I assumed that Faustina would be a lazy restaurant. Nothing against Conant, but it was obviously thrown together quickly. To our surprise, Faustina is actually very good, and certainly much more enjoyable than our first visit to Scarpetta.

The menu is evolving. The original concept made us shudder: “small plates”. Neither of the early reviewers, Steve Cuozzo nor Alan Richman, was happy about that. There’s now a section of the menu offering piatti grande, which I’m assuming is new, as no review mentioned it. Richman complained of a menu with nine sections. There are now seven, which is a step in the right direction.

Those menu categories—at least this week—are Bread & Olives ($4–6), Cheese & Salume ($6), Raw Bar ($12–23; selection $68), Piatti ($9–19), Pasta & Risotto ($14–21), Piatti Grande ($31–42), and Sides ($9). Nothing like mixing-and-matching English and Italian.

At the bar, there’s a different menu, mostly a subset of the dining room menu with a few extra items. I compared the two: for the dishes on both, the prices are the same. A La Freida burger (what else?) was introduced this week. Given the popularity of bar dining, they might as well have one menu.

As always at such places, one is unsure of how much to order, and doubtful of whether the server’s advice can be trusted. We ordered—all to share—a small plate, a pasta, and a large plate, and it was still more food than we could eat.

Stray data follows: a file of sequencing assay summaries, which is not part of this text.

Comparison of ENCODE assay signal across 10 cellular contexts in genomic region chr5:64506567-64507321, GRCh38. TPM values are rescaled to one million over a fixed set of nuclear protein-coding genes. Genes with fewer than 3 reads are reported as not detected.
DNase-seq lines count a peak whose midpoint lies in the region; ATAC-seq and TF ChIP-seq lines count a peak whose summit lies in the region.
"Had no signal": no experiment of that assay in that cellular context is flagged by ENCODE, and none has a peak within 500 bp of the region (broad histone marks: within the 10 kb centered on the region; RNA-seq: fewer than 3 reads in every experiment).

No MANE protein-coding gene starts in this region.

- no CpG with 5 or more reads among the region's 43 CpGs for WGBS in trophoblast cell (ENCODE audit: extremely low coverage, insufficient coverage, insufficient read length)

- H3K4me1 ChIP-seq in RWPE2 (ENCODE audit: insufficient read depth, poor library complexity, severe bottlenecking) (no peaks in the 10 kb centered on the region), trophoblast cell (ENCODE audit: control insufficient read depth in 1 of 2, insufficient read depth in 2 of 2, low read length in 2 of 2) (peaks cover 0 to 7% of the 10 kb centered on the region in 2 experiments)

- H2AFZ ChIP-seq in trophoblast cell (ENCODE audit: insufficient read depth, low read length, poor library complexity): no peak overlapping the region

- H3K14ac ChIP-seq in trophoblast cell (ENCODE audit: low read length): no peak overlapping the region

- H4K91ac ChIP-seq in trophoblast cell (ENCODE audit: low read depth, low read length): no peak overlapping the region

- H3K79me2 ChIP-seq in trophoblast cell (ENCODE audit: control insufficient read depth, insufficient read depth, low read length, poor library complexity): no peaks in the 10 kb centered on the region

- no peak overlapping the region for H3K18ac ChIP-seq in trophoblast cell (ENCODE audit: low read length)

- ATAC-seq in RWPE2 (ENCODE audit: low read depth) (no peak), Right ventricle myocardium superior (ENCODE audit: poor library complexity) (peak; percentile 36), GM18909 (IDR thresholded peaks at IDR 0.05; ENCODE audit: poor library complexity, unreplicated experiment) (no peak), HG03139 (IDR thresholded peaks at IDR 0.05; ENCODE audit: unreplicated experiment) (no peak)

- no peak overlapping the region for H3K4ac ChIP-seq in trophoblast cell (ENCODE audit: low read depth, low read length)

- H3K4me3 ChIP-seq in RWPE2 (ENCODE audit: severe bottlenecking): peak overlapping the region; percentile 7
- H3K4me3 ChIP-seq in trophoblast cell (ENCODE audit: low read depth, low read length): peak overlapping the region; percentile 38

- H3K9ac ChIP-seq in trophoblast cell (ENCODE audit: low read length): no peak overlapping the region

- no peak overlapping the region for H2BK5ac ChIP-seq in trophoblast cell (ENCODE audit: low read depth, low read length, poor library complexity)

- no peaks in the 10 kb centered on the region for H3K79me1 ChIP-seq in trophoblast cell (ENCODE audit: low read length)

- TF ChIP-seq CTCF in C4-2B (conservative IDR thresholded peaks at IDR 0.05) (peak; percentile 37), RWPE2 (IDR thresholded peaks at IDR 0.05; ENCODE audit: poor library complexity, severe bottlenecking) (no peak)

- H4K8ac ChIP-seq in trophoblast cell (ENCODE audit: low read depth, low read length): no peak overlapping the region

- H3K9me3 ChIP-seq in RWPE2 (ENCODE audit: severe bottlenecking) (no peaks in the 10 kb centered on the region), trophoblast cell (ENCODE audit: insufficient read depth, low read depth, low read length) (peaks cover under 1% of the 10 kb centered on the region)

We liked the hefty Lardo-Wrapped Prawns with rosemary lentils ($16; above left), even if we couldn’t taste much lardo. Spaghetti with octopus ragu ($15; above right) justified Conant’s well deserved reputation as a pasta champion.

Oddly, both of these were served at once, after which we were advised that our entrée—er, large plate—would take 25 minutes. Apparently it had not occurred to them that the two appetizers—er, small plates—ought to be served as separate courses.

When they said “large plate,” they weren’t kidding. The Glazed Berkshire Pork Chop ($31; above left) was the largest pork entrée we’d ever seen. The photo doesn’t do it justice. With one more side dish, three people could have shared it. From the descriptions, all of the piatti grande seem to be like that—very large portions that a sane solo diner couldn’t order.

The server presented the double-chop table-side, then whisked it away to be cut into sections. We’re not sure how Italian it is, but it might be the best pork entrée in New York, blowing the Little Owl’s to smithereens. A side of herbed fries ($9; above right) was a greasy mess; the evening’s only disappointment.

The décor, as Richman noted, could be a hotel anywhere. We never visited Table 8, but we understand it is little changed. The trip to the rest room, as many reviewers have noted, is a trek so long you’ll be tempted to leave breadcrumbs to show you the path back home. That’s often the case with hotel restaurants.

Servers wear ties and work with brisk efficiency. A sommelier comes to your table unbidden, though the wine list is neither as long nor as varied as it ought to be. Like everything else at Faustina, that could change.

In sum, Faustina is promising indeed. We don’t know when we’ll get around to returning. Unlike Scarpetta, we’d very much like to.

Faustina (25 Cooper Square (Bowery between 5th & 6th Streets), East Village)

Food: **
Service: **
Ambiance: *
Overall: **

Faustina at the Cooper Square Hotel on Urbanspoon